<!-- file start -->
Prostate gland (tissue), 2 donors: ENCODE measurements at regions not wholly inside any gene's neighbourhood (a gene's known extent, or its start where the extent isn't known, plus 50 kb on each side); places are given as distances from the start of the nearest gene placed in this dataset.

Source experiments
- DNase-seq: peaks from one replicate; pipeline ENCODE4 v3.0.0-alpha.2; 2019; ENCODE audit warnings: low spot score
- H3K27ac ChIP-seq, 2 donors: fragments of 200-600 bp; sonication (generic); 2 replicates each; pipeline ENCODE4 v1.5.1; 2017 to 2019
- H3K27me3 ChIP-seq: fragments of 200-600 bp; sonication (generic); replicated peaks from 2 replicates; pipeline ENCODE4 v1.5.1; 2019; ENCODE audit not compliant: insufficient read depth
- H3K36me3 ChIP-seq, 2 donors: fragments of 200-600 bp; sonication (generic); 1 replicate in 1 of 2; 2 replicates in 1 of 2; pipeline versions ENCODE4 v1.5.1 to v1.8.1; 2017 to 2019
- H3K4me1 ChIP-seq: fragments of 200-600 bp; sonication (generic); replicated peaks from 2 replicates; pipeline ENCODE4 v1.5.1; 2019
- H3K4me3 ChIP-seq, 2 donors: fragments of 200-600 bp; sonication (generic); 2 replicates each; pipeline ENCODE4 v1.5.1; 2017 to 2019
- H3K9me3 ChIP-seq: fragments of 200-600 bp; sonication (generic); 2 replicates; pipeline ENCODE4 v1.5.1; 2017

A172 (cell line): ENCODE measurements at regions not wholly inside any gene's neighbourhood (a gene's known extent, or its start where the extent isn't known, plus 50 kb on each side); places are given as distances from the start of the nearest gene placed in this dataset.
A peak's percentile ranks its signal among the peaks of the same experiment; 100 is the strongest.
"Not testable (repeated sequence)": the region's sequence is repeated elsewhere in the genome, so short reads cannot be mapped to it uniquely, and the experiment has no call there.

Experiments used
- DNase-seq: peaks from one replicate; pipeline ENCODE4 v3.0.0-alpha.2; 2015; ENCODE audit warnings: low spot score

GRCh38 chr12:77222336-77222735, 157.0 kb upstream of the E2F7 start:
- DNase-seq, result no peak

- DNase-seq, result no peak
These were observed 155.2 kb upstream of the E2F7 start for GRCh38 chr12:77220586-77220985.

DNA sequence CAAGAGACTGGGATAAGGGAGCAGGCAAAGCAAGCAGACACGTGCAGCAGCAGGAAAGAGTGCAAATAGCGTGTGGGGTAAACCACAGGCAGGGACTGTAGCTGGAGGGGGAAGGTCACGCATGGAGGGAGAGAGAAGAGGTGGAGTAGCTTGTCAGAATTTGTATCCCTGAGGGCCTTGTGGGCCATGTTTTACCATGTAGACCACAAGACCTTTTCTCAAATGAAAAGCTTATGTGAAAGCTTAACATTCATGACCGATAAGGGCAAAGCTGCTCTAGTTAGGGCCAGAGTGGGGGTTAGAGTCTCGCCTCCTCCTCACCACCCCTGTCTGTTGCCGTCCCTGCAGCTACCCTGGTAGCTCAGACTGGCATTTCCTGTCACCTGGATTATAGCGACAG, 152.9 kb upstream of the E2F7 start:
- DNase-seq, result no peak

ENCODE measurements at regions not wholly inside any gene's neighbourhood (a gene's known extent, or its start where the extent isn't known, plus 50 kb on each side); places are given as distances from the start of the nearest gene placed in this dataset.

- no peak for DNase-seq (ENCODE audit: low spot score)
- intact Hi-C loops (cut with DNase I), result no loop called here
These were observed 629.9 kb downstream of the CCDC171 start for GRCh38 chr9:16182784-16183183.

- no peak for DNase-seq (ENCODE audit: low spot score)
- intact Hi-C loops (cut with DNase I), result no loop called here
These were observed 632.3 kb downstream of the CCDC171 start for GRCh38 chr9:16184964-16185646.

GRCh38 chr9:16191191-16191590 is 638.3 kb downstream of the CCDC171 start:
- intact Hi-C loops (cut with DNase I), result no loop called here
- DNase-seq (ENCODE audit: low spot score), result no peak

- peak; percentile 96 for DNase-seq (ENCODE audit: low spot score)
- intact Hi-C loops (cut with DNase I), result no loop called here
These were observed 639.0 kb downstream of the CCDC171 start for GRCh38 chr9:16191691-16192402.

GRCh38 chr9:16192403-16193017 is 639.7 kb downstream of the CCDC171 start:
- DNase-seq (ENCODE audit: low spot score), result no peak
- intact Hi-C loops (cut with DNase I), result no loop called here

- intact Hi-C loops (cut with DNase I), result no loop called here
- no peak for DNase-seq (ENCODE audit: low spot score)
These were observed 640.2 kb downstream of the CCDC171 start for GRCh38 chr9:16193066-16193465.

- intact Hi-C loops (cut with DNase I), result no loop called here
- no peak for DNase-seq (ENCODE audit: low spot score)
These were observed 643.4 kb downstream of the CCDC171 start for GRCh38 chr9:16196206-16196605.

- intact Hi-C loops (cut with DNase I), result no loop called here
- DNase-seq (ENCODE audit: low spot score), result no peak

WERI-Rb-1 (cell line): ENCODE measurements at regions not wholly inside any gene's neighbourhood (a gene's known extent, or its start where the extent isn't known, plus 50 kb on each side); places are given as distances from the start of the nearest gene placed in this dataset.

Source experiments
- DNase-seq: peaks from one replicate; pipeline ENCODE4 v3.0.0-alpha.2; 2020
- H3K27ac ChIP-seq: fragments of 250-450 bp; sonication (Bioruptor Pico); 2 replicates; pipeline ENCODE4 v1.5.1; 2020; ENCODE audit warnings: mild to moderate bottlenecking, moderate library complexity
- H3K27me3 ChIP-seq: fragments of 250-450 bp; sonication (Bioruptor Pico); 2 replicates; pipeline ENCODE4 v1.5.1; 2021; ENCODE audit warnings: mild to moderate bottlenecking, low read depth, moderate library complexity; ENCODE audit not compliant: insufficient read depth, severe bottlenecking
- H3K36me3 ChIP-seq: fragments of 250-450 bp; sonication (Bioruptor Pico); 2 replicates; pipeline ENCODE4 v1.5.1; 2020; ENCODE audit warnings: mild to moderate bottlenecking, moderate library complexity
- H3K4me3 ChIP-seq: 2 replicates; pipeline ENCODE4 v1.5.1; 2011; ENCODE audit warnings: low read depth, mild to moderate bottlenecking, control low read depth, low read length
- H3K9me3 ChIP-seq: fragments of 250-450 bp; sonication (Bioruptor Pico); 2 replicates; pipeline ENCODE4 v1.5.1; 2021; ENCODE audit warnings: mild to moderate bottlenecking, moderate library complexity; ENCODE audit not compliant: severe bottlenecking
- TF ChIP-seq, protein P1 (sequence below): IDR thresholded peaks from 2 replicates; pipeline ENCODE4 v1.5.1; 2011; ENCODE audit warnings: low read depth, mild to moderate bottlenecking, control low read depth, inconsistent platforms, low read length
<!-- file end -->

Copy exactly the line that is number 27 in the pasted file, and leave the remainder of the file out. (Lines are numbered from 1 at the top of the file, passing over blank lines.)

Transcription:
These were observed 632.3 kb downstream of the CCDC171 start for GRCh38 chr9:16184964-16185646.